A full page ad appears in the current issue of The Nation promoting the Democratic primary campaign of insurgent candidate Randy Credico against Senator Chuck Schumer. In one respect, the ad has done its job, because I hadn't been aware of Credico's challenge before. He appears to be challenging Schumer from the left, reminding Nation readers that the incumbent "supports the Patriot Act, and wants to make its most repressive elements permanent," "wants to send more troops" to Iraq and Afghanistan, and seeks to perpetuate the "racist War on Drugs." Schumer, Credico charges, is an unapologetic advocate of the Wall Street bailouts, "a zealous proponent of the death penalty," and a promoter of a "National ID card that would subject citizens to racial profiling and intrusive 'stop and frisk' searches at whim." Credico also accuses his opponent of "sponsoring a new federal law that would make it almost impossible for poor people to get cell phones."
Credico is a "professional comedian [whose] candidacy is no joke." His ad invokes Al Franken's career as a precedent for his own prospects. To date, he claims to have financed his campaign entirely from his own bank account. The ads placed on his behalf in The Nation are the exceptions (there have been two so far). They've been paid for by the Alliance for Community Elections, an organization which appears to have been engaged heretofore mostly in battling for control over progressive radio station WBAI. The object of the full-page ads is to solicit online signatures for Credico's ballot petition and donations ("a modest sum" is recommended) to his campaign fund. The fund, the ad says, will be spent on collecting and notarizing signatures for the ballot petition.
The New York Daily News reports that Credico has already turned in what he claims is a sufficiency of petitions, while election officials claim that he's only turned in a "few pages" of signatures when he needs 15,000. Credico has accused the officials of favoritism toward Schumer. Moreover, he has threatened to bolt the party if he's denied a spot on the primary ballot. Interestingly, he has not threatened to form his own party, but to throw such support as he has behind Carl Paladino, the rabidly reactionary candidate for the Republican gubernatorial nomination. It's possible, of course, that Credico was only exercising his comedic license.
I wonder whether the Alliance for Community Elections and their friend Randy Credico have spent their money to date in the wisest fashion. Credico wants to run for a statewide election in New York. It's very likely that a majority of Nation readers live outside New York State. Readers all over the country have the right, according to the current rules, to donate money to candidates in states not their own. But shouldn't it be Credico's top priority to get the attention of people who might vote for him than those who might donate? Perhaps he thinks that he has no chance of reaching the potential anti-Schumer progressive vote unless he gets money to advertise, which he must solicit from the widest possible audience. If so, that's a sad commentary on the state of American politics.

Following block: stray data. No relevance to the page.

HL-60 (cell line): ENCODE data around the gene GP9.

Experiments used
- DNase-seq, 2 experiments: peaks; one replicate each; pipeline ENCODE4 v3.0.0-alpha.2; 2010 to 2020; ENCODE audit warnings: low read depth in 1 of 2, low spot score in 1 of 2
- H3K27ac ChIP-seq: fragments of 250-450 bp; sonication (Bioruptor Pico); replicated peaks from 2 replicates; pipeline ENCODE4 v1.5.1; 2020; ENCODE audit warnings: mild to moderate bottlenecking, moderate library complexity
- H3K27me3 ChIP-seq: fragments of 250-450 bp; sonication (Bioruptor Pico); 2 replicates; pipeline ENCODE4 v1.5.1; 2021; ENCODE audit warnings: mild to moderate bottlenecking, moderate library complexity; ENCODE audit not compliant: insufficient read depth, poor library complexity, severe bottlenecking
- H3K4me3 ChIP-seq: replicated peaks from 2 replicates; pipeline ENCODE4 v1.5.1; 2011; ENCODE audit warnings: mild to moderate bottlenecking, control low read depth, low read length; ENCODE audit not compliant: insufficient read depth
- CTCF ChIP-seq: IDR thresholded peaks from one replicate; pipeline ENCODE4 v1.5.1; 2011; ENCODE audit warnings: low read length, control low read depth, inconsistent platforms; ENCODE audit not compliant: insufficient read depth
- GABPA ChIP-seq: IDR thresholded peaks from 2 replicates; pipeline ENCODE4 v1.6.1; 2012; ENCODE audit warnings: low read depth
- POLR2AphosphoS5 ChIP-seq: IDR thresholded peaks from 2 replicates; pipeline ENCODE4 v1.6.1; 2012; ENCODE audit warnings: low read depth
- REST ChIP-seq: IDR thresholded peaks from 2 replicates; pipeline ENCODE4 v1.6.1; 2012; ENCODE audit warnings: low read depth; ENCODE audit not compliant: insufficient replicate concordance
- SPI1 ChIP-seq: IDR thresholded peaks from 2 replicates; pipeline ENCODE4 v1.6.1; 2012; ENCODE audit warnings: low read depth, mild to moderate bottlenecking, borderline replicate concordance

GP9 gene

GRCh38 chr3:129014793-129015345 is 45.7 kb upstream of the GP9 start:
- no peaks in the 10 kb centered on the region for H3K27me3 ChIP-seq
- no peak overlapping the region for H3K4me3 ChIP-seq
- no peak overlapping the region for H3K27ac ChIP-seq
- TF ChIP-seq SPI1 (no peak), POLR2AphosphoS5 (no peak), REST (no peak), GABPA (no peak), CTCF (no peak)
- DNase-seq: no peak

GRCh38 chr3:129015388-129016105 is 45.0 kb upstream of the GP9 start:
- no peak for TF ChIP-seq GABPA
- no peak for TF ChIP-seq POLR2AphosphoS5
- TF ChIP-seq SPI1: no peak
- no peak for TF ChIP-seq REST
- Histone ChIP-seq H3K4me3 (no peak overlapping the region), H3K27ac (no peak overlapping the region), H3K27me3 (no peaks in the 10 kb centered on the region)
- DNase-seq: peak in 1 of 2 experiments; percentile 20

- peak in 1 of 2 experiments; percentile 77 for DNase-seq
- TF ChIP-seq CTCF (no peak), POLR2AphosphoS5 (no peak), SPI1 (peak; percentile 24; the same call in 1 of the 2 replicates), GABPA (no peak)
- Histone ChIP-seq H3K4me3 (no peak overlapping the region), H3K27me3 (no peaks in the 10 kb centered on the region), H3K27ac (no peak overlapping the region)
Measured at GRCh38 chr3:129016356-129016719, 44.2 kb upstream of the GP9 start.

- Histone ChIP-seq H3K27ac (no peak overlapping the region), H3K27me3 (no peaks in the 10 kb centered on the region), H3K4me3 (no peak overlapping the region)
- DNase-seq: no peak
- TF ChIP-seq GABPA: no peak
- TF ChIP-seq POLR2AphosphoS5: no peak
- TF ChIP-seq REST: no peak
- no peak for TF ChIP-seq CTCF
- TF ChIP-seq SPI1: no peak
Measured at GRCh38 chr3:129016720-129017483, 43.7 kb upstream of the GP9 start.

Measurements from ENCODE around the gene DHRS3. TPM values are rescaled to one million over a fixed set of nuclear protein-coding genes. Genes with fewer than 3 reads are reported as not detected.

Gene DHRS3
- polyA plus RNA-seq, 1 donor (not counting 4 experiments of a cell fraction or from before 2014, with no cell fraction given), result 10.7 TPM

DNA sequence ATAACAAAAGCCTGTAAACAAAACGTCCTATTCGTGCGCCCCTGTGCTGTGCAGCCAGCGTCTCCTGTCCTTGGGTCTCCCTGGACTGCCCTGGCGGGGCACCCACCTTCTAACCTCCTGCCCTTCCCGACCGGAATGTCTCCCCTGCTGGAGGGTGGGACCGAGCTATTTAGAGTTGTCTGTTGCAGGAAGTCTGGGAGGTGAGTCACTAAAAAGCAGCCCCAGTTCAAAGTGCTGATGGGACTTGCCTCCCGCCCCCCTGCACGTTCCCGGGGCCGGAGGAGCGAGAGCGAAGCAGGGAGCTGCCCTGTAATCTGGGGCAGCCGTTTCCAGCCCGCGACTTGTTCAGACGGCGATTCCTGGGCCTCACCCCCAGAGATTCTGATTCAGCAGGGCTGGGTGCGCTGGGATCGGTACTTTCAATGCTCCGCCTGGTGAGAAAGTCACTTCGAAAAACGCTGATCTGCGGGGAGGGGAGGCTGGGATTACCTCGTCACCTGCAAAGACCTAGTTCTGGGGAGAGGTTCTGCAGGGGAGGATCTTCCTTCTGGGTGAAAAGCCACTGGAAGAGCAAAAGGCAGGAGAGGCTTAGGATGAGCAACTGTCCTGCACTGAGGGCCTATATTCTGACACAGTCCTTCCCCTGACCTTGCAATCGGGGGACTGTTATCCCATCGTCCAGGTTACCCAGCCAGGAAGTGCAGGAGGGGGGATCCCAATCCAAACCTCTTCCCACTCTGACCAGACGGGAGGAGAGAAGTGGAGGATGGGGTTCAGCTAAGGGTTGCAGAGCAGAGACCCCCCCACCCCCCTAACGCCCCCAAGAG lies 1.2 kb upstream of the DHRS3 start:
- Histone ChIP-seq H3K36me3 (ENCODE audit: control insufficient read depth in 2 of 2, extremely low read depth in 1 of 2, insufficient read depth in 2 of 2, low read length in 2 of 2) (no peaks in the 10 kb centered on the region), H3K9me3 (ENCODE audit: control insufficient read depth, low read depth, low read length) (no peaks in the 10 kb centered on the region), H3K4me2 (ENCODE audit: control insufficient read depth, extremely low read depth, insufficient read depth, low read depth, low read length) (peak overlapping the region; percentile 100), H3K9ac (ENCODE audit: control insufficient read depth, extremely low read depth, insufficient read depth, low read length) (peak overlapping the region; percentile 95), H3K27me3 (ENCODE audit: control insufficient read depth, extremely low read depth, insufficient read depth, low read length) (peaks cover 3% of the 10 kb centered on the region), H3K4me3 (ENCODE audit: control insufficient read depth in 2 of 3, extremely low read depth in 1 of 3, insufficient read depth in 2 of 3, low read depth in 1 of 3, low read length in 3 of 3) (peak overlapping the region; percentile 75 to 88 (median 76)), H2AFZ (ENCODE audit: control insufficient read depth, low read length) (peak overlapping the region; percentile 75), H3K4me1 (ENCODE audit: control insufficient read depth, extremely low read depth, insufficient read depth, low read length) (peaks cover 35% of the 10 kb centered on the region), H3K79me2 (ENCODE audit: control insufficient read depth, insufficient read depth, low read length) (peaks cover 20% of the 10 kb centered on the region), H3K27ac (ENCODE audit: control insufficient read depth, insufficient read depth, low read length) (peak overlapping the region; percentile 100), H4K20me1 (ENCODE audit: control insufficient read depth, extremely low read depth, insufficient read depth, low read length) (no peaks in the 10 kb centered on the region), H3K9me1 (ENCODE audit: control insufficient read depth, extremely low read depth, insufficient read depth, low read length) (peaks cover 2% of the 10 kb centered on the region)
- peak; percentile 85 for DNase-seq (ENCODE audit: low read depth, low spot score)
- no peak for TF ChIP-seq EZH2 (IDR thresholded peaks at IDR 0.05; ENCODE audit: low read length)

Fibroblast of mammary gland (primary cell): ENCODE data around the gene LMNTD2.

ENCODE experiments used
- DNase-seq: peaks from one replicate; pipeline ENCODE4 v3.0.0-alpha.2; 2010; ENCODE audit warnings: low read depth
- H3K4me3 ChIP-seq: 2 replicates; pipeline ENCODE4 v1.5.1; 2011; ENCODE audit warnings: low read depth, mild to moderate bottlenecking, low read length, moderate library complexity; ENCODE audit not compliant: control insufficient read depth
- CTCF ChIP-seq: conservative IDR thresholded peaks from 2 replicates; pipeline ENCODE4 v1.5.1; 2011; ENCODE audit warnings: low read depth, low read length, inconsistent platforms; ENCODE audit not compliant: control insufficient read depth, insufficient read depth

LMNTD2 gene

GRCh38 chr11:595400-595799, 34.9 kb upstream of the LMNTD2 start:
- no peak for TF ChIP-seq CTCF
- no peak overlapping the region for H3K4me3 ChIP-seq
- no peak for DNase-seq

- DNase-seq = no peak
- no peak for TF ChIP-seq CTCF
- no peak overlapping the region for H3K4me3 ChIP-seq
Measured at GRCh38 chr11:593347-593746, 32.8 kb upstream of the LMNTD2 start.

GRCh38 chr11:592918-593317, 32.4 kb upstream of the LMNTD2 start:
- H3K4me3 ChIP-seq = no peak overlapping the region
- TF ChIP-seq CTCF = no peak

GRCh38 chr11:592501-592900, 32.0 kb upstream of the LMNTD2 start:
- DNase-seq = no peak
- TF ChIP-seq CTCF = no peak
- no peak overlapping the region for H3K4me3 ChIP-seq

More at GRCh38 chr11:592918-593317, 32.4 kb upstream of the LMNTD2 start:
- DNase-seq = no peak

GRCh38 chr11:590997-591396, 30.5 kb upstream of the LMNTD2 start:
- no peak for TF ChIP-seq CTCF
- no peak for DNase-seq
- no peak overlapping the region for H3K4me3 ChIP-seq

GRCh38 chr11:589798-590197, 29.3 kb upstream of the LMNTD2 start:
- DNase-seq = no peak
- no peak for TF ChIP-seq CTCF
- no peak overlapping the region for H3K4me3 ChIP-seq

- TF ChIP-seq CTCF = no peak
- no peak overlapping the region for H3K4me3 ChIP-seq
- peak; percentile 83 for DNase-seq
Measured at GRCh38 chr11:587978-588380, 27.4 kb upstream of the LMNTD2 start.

Credico's ad doesn't tell Nation readers that he has already been nominated to run against Schumer by two different parties: the Libertarians and the new Anti-Prohibition party. These commitments make his threat to support Paladino (who intends to form his own Taxpayers party if denied the Republican nomination) all the more odd. But his reticence in his ad probably isn't surprising, since many if not most Nation readers are the sort who would not forgive a Democrat for even threatening to disrupt the American Bipolarchy. If his campaign isn't just some stunt -- the ad's description of it as "think Jon Stewart and Stephen Colbert on steroids" makes one wonder -- then Credico is another potentially independent politician who can't imagine victory without attempting quixotically to infiltrate or co-opt a major party. When he (or the ACE) writes that Credico wants the Democratic line "so voters can have a meaningful choice on election day," he implies that they wouldn't otherwise, even though Credico could still be on the ballot as a Libertarian. That comment is a kind of insult to those actual independents whose association with Credico his ad writer is unwilling to admit. If Credico is already a candidate, than his primary challenge to Schumer is a redundancy of effort, an exercise undertaken mainly, perhaps, for its further fundraising potential. It might be justified, however, if he told Nation readers the truth: if they don't like Schumer, and he still gets the nomination, they still have more choices -- including Randy Credico.